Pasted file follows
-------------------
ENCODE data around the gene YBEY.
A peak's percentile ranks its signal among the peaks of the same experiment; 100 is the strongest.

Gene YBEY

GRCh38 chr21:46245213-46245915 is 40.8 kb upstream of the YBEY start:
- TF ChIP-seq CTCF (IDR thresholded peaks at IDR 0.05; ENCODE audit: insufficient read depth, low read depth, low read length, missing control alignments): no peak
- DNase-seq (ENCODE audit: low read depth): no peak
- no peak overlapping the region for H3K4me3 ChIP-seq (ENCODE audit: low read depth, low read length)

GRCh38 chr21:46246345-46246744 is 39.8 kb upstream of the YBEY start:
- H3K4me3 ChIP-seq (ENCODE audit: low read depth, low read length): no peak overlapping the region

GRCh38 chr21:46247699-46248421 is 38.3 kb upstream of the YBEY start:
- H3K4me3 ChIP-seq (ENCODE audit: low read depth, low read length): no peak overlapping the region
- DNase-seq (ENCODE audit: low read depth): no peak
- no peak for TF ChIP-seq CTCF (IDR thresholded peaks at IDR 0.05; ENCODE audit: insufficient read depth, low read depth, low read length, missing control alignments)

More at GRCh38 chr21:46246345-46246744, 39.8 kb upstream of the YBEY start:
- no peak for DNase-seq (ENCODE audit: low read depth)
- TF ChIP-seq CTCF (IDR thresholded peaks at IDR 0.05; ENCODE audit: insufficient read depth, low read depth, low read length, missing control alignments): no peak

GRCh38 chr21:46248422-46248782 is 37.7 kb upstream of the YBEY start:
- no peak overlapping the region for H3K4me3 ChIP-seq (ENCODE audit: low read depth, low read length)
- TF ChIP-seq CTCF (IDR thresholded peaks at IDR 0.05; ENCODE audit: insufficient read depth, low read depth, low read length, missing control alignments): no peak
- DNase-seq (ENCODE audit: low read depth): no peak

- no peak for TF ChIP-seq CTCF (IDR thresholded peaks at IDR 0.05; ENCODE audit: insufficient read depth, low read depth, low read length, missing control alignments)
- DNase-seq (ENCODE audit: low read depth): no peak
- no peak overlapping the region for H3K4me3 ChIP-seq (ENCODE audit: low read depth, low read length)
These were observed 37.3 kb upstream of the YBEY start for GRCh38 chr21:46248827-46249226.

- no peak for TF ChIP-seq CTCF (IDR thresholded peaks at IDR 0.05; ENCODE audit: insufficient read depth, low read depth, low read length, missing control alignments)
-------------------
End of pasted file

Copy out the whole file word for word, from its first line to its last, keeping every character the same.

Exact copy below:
ENCODE data around the gene YBEY.
A peak's percentile ranks its signal among the peaks of the same experiment; 100 is the strongest.

Gene YBEY

GRCh38 chr21:46245213-46245915 is 40.8 kb upstream of the YBEY start:
- TF ChIP-seq CTCF (IDR thresholded peaks at IDR 0.05; ENCODE audit: insufficient read depth, low read depth, low read length, missing control alignments): no peak
- DNase-seq (ENCODE audit: low read depth): no peak
- no peak overlapping the region for H3K4me3 ChIP-seq (ENCODE audit: low read depth, low read length)

GRCh38 chr21:46246345-46246744 is 39.8 kb upstream of the YBEY start:
- H3K4me3 ChIP-seq (ENCODE audit: low read depth, low read length): no peak overlapping the region

GRCh38 chr21:46247699-46248421 is 38.3 kb upstream of the YBEY start:
- H3K4me3 ChIP-seq (ENCODE audit: low read depth, low read length): no peak overlapping the region
- DNase-seq (ENCODE audit: low read depth): no peak
- no peak for TF ChIP-seq CTCF (IDR thresholded peaks at IDR 0.05; ENCODE audit: insufficient read depth, low read depth, low read length, missing control alignments)

More at GRCh38 chr21:46246345-46246744, 39.8 kb upstream of the YBEY start:
- no peak for DNase-seq (ENCODE audit: low read depth)
- TF ChIP-seq CTCF (IDR thresholded peaks at IDR 0.05; ENCODE audit: insufficient read depth, low read depth, low read length, missing control alignments): no peak

GRCh38 chr21:46248422-46248782 is 37.7 kb upstream of the YBEY start:
- no peak overlapping the region for H3K4me3 ChIP-seq (ENCODE audit: low read depth, low read length)
- TF ChIP-seq CTCF (IDR thresholded peaks at IDR 0.05; ENCODE audit: insufficient read depth, low read depth, low read length, missing control alignments): no peak
- DNase-seq (ENCODE audit: low read depth): no peak

- no peak for TF ChIP-seq CTCF (IDR thresholded peaks at IDR 0.05; ENCODE audit: insufficient read depth, low read depth, low read length, missing control alignments)
- DNase-seq (ENCODE audit: low read depth): no peak
- no peak overlapping the region for H3K4me3 ChIP-seq (ENCODE audit: low read depth, low read length)
These were observed 37.3 kb upstream of the YBEY start for GRCh38 chr21:46248827-46249226.

- no peak for TF ChIP-seq CTCF (IDR thresholded peaks at IDR 0.05; ENCODE audit: insufficient read depth, low read depth, low read length, missing control alignments)